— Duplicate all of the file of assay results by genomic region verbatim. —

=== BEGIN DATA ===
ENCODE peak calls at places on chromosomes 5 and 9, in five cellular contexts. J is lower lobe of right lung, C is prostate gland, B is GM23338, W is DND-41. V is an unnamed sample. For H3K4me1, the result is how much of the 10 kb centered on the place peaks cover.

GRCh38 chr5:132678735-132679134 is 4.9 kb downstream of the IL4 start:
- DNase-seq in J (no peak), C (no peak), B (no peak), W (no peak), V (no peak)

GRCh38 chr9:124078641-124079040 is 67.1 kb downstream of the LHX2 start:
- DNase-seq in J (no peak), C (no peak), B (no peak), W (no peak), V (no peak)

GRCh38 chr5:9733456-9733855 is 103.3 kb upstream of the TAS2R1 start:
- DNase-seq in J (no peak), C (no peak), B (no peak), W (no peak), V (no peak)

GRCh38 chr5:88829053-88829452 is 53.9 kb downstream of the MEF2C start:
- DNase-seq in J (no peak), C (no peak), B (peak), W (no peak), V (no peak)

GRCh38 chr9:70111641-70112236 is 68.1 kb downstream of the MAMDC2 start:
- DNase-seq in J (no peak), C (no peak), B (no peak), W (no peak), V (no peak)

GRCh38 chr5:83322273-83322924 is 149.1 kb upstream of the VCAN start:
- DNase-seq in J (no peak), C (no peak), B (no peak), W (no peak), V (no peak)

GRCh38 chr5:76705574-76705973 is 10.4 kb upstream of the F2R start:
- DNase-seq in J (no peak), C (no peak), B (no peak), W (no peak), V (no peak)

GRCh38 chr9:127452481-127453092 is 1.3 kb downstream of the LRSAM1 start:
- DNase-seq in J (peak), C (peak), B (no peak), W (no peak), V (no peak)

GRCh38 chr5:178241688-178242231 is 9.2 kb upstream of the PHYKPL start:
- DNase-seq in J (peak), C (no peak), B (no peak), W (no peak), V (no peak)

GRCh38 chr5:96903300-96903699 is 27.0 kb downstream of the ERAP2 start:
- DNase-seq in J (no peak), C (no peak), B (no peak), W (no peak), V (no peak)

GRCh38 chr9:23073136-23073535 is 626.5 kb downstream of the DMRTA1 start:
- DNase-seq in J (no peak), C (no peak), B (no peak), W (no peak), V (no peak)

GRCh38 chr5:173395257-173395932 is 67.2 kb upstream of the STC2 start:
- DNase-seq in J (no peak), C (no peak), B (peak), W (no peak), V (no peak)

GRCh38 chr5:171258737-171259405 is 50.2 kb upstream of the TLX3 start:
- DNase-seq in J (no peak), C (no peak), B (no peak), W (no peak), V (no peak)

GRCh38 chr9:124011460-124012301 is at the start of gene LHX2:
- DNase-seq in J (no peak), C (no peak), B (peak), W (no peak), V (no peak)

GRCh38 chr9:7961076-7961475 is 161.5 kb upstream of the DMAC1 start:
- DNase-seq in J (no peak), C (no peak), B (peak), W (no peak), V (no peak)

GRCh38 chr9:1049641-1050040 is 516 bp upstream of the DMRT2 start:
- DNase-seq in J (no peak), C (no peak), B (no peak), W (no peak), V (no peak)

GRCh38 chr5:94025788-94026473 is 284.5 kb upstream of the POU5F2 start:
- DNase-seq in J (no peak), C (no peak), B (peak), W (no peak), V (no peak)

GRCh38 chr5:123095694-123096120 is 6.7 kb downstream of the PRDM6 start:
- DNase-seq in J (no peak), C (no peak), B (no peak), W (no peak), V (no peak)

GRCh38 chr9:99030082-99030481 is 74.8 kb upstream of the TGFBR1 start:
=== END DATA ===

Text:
ENCODE peak calls at places on chromosomes 5 and 9, in five cellular contexts. J is lower lobe of right lung, C is prostate gland, B is GM23338, W is DND-41. V is an unnamed sample. For H3K4me1, the result is how much of the 10 kb centered on the place peaks cover.

GRCh38 chr5:132678735-132679134 is 4.9 kb downstream of the IL4 start:
- DNase-seq in J (no peak), C (no peak), B (no peak), W (no peak), V (no peak)

GRCh38 chr9:124078641-124079040 is 67.1 kb downstream of the LHX2 start:
- DNase-seq in J (no peak), C (no peak), B (no peak), W (no peak), V (no peak)

GRCh38 chr5:9733456-9733855 is 103.3 kb upstream of the TAS2R1 start:
- DNase-seq in J (no peak), C (no peak), B (no peak), W (no peak), V (no peak)

GRCh38 chr5:88829053-88829452 is 53.9 kb downstream of the MEF2C start:
- DNase-seq in J (no peak), C (no peak), B (peak), W (no peak), V (no peak)

GRCh38 chr9:70111641-70112236 is 68.1 kb downstream of the MAMDC2 start:
- DNase-seq in J (no peak), C (no peak), B (no peak), W (no peak), V (no peak)

GRCh38 chr5:83322273-83322924 is 149.1 kb upstream of the VCAN start:
- DNase-seq in J (no peak), C (no peak), B (no peak), W (no peak), V (no peak)

GRCh38 chr5:76705574-76705973 is 10.4 kb upstream of the F2R start:
- DNase-seq in J (no peak), C (no peak), B (no peak), W (no peak), V (no peak)

GRCh38 chr9:127452481-127453092 is 1.3 kb downstream of the LRSAM1 start:
- DNase-seq in J (peak), C (peak), B (no peak), W (no peak), V (no peak)

GRCh38 chr5:178241688-178242231 is 9.2 kb upstream of the PHYKPL start:
- DNase-seq in J (peak), C (no peak), B (no peak), W (no peak), V (no peak)

GRCh38 chr5:96903300-96903699 is 27.0 kb downstream of the ERAP2 start:
- DNase-seq in J (no peak), C (no peak), B (no peak), W (no peak), V (no peak)

GRCh38 chr9:23073136-23073535 is 626.5 kb downstream of the DMRTA1 start:
- DNase-seq in J (no peak), C (no peak), B (no peak), W (no peak), V (no peak)

GRCh38 chr5:173395257-173395932 is 67.2 kb upstream of the STC2 start:
- DNase-seq in J (no peak), C (no peak), B (peak), W (no peak), V (no peak)

GRCh38 chr5:171258737-171259405 is 50.2 kb upstream of the TLX3 start:
- DNase-seq in J (no peak), C (no peak), B (no peak), W (no peak), V (no peak)

GRCh38 chr9:124011460-124012301 is at the start of gene LHX2:
- DNase-seq in J (no peak), C (no peak), B (peak), W (no peak), V (no peak)

GRCh38 chr9:7961076-7961475 is 161.5 kb upstream of the DMAC1 start:
- DNase-seq in J (no peak), C (no peak), B (peak), W (no peak), V (no peak)

GRCh38 chr9:1049641-1050040 is 516 bp upstream of the DMRT2 start:
- DNase-seq in J (no peak), C (no peak), B (no peak), W (no peak), V (no peak)

GRCh38 chr5:94025788-94026473 is 284.5 kb upstream of the POU5F2 start:
- DNase-seq in J (no peak), C (no peak), B (peak), W (no peak), V (no peak)

GRCh38 chr5:123095694-123096120 is 6.7 kb downstream of the PRDM6 start:
- DNase-seq in J (no peak), C (no peak), B (no peak), W (no peak), V (no peak)

GRCh38 chr9:99030082-99030481 is 74.8 kb upstream of the TGFBR1 start: